Journalistic responsibility and Charlie Hebdo

By: Matt Hamilton, Sports Editor

Over winter break, I somehow found myself planning an impromptu vacation across the pond. I put the week-long trip to Paris and London together in less than a week, because I won’t get an opportunity to travel without constraints for some time.

First up was Paris. I was busy picking out the best spots to see in the City of Love when news of a mass shooting came across the screen on Jan. 7. As the details began to seep through, we figured out that this was a targeted shooting.

Just to give you a brief review: Two gunman entered the offices of Charlie Hebdo, a French magazine that often grabs attention with its elaborate illustrations, and killed 12 people.

This all reportedly came as retaliation for a front cover that featured an illustration of the Islamic prophet Mohammed. It wasn’t the first time that the paper ruffled Islamic feathers, though, as this was the culmination of a few years of anger.

With this in mind, I headed to Paris just five days after the attacks there. For me, the journalist, I was interested in the citizens’ response to the tragedy. Would they back away from the freedom of expression? Or would this freedom become even more intertwined with patriotism than before?

What I saw was a shaken city, but one that bonded around one thing: the power of the press and the freedom of speech. On Jan. 14, the first issue of Charlie Hebdo since the shooting came out, and citizens of Paris formed lines at newsstands that spanned whole streets at times, all of them trying to get a piece of French history and to stand up for the magazine’s right to publish what it chooses.

I woke up too late to get a paper (I’m not a big fan of the time change), but I witnessed the millions coming out to get the magazine and it was a powerful sight for sure. With a showing like that, many would believe that this tragedy would bring about a stronger support of the freedom of speech worldwide.

This is certainly true in France, but in the past few days, opposition has started to rise up. Many are questioning how much freedom the press should have, using the shooting as an example of the repercussions of abuse of that freedom.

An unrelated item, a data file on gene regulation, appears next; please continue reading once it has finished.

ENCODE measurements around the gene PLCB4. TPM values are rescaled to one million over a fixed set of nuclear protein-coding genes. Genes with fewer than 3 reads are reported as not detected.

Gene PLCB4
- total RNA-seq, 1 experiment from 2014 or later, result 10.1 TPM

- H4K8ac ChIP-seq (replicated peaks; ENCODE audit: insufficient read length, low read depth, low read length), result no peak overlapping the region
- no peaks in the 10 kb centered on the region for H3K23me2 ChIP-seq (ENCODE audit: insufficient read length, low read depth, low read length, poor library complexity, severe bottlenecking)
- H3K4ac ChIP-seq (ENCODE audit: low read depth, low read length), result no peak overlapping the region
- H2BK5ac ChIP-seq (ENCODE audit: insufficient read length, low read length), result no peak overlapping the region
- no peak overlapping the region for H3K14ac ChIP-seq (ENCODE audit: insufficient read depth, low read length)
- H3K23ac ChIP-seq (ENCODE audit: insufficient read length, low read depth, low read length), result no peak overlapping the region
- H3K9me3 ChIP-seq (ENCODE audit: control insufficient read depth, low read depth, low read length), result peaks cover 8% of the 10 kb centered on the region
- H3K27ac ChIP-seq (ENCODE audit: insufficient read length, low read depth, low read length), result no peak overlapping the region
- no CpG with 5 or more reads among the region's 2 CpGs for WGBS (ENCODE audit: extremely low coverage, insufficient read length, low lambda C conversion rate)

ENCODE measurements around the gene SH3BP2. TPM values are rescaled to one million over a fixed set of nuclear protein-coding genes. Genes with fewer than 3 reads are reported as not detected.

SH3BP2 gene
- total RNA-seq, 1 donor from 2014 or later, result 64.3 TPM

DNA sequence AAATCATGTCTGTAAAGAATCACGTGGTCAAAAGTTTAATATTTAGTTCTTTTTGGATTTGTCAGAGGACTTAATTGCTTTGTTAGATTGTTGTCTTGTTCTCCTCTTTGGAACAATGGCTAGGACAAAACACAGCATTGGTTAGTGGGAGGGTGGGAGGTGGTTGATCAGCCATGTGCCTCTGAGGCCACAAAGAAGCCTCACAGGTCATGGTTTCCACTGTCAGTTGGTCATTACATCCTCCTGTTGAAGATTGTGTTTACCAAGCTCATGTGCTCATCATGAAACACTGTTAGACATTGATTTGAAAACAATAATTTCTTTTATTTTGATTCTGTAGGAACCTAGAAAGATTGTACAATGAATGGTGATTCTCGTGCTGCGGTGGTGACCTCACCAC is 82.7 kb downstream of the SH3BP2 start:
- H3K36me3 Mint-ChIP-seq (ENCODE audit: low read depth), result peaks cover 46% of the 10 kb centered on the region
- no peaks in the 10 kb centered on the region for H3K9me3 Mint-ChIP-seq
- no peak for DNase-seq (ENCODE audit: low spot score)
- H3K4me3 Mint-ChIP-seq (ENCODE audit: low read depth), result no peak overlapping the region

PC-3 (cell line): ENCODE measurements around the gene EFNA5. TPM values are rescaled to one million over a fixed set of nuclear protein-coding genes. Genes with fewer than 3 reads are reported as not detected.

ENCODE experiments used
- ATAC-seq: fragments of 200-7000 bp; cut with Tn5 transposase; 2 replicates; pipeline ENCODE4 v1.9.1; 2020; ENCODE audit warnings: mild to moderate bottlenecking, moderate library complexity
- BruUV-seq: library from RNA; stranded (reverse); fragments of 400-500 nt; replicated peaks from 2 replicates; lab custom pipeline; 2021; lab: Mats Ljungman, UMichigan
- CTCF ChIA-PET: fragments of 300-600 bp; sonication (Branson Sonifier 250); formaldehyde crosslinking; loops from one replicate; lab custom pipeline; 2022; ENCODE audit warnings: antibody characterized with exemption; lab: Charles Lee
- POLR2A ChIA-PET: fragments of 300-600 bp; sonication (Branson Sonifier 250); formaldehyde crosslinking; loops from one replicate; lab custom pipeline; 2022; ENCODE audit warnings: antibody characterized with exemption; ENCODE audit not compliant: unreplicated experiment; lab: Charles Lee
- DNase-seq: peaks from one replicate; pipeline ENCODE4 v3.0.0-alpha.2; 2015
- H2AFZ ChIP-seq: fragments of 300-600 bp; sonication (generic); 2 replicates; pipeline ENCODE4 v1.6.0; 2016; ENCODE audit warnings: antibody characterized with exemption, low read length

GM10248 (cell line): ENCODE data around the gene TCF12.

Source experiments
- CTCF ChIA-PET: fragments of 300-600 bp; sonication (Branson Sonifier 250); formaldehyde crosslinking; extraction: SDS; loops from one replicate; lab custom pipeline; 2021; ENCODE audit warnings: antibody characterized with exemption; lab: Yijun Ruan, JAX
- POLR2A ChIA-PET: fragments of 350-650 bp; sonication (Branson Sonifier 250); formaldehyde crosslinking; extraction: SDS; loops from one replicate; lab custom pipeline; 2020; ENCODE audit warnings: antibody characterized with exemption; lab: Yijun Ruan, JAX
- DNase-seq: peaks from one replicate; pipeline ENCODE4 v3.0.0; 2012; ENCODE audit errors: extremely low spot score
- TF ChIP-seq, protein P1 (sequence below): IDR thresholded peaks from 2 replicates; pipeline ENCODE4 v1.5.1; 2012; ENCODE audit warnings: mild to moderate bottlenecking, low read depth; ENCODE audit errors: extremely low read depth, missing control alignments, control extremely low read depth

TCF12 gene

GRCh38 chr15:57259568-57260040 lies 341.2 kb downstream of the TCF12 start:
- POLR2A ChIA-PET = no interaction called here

This situation brings up an ethical dilemma that has existed as long as journalism has. How much is too much freedom? When do we label something abuse of freedom instead of the exercise of it?

Before I go any further with this, I will say that nothing warrants the attacks that occurred in Paris. I saw firsthand the pain that citizens of Paris had to deal with, and there is no rationalization for how the gunmen were right.

However, the question that journalists have to ask is this: Was Charlie Hebdo wrong in printing the cover, as well? It surely sounds evil to question the magazine’s cover in a time like this, but we have to look as this objective.

There’s no black and white answer to this question. Many believe that Charlie Hebdo was in the right because they had the right to publish the cover. Others think that the magazine went too far and the offensiveness outweighed the value.

I’m not giving my opinion on this issue, because I haven’t totally made it up. I think the magazine could have been more responsible in what it produced, but I also think it can’t be scared to publish what it wants, which if you have seen the first issue since the attacks, you’d understand that they are not afraid.

I think the lesson that journalists, whether at a school newspaper or a national one, can take from this is that we need to be more critical of what we produce. That does not mean we should be shy about producing controversial content, but we have to ask whether it has value and does not cross the boundaries of insensitivity.

I loved seeing the French people stand up for the freedom of speech and the press and I wish more people in the United States would do the same. However, this power is a tool and needs to be used with care.

As with any type of power, the freedom of speech can be abused. I’ve seen it all the time. But we need to be responsible with that power. Je suis Charlie, mais nous devons être intelligent.

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